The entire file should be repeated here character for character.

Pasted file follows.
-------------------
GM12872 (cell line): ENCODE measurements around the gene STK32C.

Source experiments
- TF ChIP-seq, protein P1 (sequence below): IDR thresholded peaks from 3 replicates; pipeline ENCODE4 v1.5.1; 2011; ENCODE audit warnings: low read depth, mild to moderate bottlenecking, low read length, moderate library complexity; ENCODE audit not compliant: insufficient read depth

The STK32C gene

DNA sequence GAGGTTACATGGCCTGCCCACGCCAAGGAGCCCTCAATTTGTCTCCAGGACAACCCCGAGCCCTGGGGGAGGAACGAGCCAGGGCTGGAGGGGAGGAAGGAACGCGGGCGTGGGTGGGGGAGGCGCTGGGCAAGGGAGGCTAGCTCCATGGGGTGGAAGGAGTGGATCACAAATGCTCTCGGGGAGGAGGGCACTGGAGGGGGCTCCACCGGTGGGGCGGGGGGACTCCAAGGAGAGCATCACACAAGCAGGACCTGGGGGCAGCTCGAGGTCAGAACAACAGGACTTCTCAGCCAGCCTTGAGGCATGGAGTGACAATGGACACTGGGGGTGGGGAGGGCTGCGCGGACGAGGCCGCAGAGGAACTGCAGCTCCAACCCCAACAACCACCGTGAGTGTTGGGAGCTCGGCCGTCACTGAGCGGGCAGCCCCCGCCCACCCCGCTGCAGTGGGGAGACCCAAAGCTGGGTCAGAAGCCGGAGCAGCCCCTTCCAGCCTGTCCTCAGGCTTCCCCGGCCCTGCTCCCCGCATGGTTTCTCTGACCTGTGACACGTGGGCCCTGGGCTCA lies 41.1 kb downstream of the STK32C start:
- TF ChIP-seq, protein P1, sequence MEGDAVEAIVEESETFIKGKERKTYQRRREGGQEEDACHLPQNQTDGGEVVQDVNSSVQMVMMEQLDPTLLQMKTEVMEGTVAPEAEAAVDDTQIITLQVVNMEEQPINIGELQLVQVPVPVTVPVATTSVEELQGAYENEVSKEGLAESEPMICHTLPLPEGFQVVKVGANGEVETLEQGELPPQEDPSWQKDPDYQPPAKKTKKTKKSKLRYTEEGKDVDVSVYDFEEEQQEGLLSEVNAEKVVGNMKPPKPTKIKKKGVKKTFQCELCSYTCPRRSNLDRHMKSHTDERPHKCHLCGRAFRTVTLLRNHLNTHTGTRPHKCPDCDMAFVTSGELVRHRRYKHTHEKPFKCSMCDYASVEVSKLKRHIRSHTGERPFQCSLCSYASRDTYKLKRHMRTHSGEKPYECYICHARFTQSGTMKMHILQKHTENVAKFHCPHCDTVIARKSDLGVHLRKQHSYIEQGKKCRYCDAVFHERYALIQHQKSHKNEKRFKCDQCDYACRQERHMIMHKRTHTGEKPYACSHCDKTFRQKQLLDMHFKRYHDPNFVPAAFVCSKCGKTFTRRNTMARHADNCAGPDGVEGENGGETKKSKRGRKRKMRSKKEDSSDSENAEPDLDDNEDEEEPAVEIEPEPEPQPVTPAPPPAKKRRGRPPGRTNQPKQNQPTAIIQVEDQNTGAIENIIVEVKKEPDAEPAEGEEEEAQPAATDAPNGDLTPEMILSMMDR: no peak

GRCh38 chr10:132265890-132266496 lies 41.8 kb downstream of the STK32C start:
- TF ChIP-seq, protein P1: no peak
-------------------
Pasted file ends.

GM12872 (cell line): ENCODE measurements around the gene STK32C.

Source experiments
- TF ChIP-seq, protein P1 (sequence below): IDR thresholded peaks from 3 replicates; pipeline ENCODE4 v1.5.1; 2011; ENCODE audit warnings: low read depth, mild to moderate bottlenecking, low read length, moderate library complexity; ENCODE audit not compliant: insufficient read depth

The STK32C gene

DNA sequence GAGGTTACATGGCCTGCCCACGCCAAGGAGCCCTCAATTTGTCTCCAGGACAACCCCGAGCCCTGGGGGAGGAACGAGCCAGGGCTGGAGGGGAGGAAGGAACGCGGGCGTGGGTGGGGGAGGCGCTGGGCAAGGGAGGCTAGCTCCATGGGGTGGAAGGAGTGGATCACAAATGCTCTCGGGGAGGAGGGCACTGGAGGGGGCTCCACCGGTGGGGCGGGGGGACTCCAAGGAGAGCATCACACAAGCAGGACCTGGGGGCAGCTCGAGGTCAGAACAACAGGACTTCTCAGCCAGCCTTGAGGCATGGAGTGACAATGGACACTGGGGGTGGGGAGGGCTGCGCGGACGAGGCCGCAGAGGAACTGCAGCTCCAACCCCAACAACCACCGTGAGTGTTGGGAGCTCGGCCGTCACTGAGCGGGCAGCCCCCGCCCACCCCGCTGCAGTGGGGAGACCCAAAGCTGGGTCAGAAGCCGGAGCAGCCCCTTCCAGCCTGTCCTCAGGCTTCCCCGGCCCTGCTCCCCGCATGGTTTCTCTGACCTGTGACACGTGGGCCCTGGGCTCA lies 41.1 kb downstream of the STK32C start:
- TF ChIP-seq, protein P1, sequence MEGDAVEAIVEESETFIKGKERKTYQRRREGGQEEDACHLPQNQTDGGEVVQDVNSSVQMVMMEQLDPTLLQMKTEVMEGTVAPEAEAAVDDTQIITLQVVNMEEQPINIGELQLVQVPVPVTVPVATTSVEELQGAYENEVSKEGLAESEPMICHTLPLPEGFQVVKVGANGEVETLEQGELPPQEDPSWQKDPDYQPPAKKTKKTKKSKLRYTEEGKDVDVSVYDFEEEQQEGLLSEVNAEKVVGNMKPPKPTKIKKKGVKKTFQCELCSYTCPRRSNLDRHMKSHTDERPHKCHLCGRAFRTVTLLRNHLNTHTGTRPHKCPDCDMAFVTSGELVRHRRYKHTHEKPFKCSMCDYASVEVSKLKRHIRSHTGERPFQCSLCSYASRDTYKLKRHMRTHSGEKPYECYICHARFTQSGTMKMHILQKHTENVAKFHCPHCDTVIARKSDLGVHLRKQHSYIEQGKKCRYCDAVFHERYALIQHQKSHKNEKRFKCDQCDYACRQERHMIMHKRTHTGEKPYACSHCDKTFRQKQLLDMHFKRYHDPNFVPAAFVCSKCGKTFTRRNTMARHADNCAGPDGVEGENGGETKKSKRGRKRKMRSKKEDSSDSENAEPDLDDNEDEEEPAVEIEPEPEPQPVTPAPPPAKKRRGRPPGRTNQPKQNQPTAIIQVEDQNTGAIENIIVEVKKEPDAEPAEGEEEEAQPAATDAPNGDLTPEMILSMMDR: no peak

GRCh38 chr10:132265890-132266496 lies 41.8 kb downstream of the STK32C start:
- TF ChIP-seq, protein P1: no peak